One of the main differences between interpreted programs run on machines and compiled ones is their build process. A compiled interpreter is produced by the compiler, while an executable (literal) interpreter is produced by the compiler. The former type of interpreter is directly executable, while the latter is not. Since an executable program is able to run without modifications, it cannot possibly contain bugs. However, it may contain security defects due to the fact that an executable program is controlled by the user instead of just the compiler. Since compiled languages have been developed by compiling program languages as well, security flaws are practically impossible.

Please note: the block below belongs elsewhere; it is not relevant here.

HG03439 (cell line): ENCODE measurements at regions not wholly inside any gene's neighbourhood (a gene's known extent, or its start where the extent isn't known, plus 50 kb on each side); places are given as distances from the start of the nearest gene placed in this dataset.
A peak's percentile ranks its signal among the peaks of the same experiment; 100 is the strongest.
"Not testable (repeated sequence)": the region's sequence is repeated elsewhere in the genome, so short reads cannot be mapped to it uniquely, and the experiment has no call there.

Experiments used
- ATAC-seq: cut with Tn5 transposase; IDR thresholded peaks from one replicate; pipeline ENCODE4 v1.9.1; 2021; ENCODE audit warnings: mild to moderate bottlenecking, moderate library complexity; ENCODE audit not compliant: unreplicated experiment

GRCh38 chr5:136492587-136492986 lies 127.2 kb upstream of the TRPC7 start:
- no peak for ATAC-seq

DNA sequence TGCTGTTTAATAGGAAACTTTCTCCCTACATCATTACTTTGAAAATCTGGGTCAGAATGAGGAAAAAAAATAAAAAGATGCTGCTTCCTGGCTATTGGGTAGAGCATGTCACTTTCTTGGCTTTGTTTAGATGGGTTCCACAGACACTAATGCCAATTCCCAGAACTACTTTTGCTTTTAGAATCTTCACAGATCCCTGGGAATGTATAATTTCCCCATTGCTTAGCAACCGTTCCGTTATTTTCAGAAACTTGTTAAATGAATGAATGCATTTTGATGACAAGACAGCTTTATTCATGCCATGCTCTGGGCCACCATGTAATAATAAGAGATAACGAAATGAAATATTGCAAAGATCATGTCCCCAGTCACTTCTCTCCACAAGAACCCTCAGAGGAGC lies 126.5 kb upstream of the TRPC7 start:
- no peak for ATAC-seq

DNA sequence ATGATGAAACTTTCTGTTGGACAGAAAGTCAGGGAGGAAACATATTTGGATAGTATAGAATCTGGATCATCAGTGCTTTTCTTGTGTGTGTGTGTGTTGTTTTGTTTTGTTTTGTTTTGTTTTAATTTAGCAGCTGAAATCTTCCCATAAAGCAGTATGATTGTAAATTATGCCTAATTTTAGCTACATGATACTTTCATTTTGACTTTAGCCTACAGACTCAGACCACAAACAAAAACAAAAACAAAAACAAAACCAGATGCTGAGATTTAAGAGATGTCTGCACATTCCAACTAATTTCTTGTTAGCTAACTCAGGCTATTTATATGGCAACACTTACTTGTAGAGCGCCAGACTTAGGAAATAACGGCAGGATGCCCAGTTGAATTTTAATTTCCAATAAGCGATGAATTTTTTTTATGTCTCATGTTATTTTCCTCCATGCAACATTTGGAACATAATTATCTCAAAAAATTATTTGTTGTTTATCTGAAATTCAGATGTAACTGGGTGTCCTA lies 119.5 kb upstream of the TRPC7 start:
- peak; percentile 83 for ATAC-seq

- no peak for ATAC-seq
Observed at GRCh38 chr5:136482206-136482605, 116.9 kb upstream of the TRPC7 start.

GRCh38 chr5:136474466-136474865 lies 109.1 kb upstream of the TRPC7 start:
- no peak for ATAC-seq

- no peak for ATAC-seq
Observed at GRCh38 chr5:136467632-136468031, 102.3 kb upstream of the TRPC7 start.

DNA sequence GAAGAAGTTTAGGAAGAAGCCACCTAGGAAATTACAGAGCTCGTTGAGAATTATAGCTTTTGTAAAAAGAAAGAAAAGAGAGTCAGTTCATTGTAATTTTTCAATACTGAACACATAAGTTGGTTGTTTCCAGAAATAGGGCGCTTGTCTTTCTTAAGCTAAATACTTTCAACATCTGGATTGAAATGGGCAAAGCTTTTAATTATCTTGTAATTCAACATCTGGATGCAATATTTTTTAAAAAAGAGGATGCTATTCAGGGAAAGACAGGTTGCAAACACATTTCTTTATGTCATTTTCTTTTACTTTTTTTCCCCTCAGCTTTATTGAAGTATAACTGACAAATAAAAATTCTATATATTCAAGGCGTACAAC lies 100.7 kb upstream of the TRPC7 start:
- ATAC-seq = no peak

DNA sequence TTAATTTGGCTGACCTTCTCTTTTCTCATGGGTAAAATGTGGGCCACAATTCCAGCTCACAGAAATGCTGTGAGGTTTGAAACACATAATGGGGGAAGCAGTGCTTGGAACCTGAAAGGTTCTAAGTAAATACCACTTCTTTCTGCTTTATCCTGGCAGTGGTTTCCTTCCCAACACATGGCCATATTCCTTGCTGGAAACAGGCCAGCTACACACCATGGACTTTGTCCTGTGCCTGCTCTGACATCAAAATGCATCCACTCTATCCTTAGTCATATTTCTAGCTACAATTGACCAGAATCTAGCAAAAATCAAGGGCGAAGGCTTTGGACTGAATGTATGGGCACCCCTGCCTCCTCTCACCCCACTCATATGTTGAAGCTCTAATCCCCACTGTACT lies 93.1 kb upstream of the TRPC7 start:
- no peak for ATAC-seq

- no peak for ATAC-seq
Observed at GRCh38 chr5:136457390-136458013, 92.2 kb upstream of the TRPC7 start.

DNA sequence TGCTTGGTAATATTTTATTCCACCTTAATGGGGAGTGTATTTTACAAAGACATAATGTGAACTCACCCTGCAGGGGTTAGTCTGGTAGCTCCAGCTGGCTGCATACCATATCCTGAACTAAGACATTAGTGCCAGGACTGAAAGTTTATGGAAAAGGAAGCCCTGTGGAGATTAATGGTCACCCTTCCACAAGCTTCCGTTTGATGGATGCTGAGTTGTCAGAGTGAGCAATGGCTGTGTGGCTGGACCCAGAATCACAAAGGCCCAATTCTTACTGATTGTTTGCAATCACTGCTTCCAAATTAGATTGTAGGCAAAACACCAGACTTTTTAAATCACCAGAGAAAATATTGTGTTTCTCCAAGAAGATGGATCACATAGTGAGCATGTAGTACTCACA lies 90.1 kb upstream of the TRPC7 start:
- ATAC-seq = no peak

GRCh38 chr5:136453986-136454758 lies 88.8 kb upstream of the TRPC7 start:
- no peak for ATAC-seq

When it comes to interpreting or compiling a source code, there are two approaches that can be used. The first is compiling an interpreter in a stand-alone language, which is called “software as a service” (SaaS) application. The second is compiling a compiled language, such as C or Java, into an executable program through a host computer that supports runtime execution. Runtime libraries make it possible to execute a program written in one language without requiring access to the host computer’s memory. In this case, the language being translated is translated as a part of the host program’s runtime library, instead of as part of the source code.